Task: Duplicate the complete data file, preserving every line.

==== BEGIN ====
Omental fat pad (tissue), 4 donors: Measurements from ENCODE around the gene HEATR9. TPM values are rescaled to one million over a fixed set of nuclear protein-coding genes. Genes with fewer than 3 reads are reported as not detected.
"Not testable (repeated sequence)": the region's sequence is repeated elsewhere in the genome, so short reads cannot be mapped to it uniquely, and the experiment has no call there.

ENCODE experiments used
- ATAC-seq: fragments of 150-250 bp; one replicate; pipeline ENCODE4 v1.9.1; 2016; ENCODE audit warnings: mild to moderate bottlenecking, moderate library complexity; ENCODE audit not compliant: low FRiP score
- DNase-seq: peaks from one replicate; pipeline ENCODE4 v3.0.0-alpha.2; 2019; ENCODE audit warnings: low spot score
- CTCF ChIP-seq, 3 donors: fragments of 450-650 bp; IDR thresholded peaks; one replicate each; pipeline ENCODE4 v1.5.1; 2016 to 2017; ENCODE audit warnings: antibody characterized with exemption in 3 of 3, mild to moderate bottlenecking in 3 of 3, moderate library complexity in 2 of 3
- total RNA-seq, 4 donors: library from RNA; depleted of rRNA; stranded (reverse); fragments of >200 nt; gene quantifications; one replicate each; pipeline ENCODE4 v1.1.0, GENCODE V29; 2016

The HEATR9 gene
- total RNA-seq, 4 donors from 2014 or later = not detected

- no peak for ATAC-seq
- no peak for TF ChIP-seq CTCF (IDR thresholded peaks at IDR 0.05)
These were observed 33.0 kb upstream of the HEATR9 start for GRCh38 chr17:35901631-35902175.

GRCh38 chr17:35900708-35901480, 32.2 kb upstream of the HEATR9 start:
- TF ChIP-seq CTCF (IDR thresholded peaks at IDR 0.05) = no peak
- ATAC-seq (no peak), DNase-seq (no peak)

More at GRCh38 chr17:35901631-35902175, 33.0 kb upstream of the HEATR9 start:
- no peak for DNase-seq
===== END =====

Omental fat pad (tissue), 4 donors: Measurements from ENCODE around the gene HEATR9. TPM values are rescaled to one million over a fixed set of nuclear protein-coding genes. Genes with fewer than 3 reads are reported as not detected.
"Not testable (repeated sequence)": the region's sequence is repeated elsewhere in the genome, so short reads cannot be mapped to it uniquely, and the experiment has no call there.

ENCODE experiments used
- ATAC-seq: fragments of 150-250 bp; one replicate; pipeline ENCODE4 v1.9.1; 2016; ENCODE audit warnings: mild to moderate bottlenecking, moderate library complexity; ENCODE audit not compliant: low FRiP score
- DNase-seq: peaks from one replicate; pipeline ENCODE4 v3.0.0-alpha.2; 2019; ENCODE audit warnings: low spot score
- CTCF ChIP-seq, 3 donors: fragments of 450-650 bp; IDR thresholded peaks; one replicate each; pipeline ENCODE4 v1.5.1; 2016 to 2017; ENCODE audit warnings: antibody characterized with exemption in 3 of 3, mild to moderate bottlenecking in 3 of 3, moderate library complexity in 2 of 3
- total RNA-seq, 4 donors: library from RNA; depleted of rRNA; stranded (reverse); fragments of >200 nt; gene quantifications; one replicate each; pipeline ENCODE4 v1.1.0, GENCODE V29; 2016

The HEATR9 gene
- total RNA-seq, 4 donors from 2014 or later = not detected

- no peak for ATAC-seq
- no peak for TF ChIP-seq CTCF (IDR thresholded peaks at IDR 0.05)
These were observed 33.0 kb upstream of the HEATR9 start for GRCh38 chr17:35901631-35902175.

GRCh38 chr17:35900708-35901480, 32.2 kb upstream of the HEATR9 start:
- TF ChIP-seq CTCF (IDR thresholded peaks at IDR 0.05) = no peak
- ATAC-seq (no peak), DNase-seq (no peak)

More at GRCh38 chr17:35901631-35902175, 33.0 kb upstream of the HEATR9 start:
- no peak for DNase-seq